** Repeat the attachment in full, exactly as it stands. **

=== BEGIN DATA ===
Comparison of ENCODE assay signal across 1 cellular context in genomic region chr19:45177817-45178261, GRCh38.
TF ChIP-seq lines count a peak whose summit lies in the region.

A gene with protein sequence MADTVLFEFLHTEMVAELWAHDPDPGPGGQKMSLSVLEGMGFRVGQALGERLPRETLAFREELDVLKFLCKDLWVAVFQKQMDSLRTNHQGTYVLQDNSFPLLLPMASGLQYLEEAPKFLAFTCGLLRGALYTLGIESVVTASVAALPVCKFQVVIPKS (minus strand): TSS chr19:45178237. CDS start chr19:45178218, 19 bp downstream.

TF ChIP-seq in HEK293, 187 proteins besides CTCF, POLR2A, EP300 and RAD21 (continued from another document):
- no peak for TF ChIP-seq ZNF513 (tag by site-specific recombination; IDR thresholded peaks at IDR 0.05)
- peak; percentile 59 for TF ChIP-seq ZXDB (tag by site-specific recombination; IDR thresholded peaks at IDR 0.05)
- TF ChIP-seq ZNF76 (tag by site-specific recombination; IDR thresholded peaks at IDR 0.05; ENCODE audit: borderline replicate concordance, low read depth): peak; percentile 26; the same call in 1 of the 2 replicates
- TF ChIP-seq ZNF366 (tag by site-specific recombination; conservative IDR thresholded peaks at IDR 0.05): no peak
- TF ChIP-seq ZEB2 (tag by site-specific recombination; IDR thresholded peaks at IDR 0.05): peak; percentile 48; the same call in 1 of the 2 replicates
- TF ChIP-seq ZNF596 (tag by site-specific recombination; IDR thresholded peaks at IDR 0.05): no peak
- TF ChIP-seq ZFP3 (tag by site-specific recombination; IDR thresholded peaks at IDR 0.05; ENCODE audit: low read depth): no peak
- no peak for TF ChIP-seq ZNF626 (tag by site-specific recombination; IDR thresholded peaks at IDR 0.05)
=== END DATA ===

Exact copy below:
Comparison of ENCODE assay signal across 1 cellular context in genomic region chr19:45177817-45178261, GRCh38.
TF ChIP-seq lines count a peak whose summit lies in the region.

A gene with protein sequence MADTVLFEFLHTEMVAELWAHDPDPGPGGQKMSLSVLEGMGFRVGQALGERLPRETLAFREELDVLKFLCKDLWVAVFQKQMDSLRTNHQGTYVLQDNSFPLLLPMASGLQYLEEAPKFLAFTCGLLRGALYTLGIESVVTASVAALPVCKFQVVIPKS (minus strand): TSS chr19:45178237. CDS start chr19:45178218, 19 bp downstream.

TF ChIP-seq in HEK293, 187 proteins besides CTCF, POLR2A, EP300 and RAD21 (continued from another document):
- no peak for TF ChIP-seq ZNF513 (tag by site-specific recombination; IDR thresholded peaks at IDR 0.05)
- peak; percentile 59 for TF ChIP-seq ZXDB (tag by site-specific recombination; IDR thresholded peaks at IDR 0.05)
- TF ChIP-seq ZNF76 (tag by site-specific recombination; IDR thresholded peaks at IDR 0.05; ENCODE audit: borderline replicate concordance, low read depth): peak; percentile 26; the same call in 1 of the 2 replicates
- TF ChIP-seq ZNF366 (tag by site-specific recombination; conservative IDR thresholded peaks at IDR 0.05): no peak
- TF ChIP-seq ZEB2 (tag by site-specific recombination; IDR thresholded peaks at IDR 0.05): peak; percentile 48; the same call in 1 of the 2 replicates
- TF ChIP-seq ZNF596 (tag by site-specific recombination; IDR thresholded peaks at IDR 0.05): no peak
- TF ChIP-seq ZFP3 (tag by site-specific recombination; IDR thresholded peaks at IDR 0.05; ENCODE audit: low read depth): no peak
- no peak for TF ChIP-seq ZNF626 (tag by site-specific recombination; IDR thresholded peaks at IDR 0.05)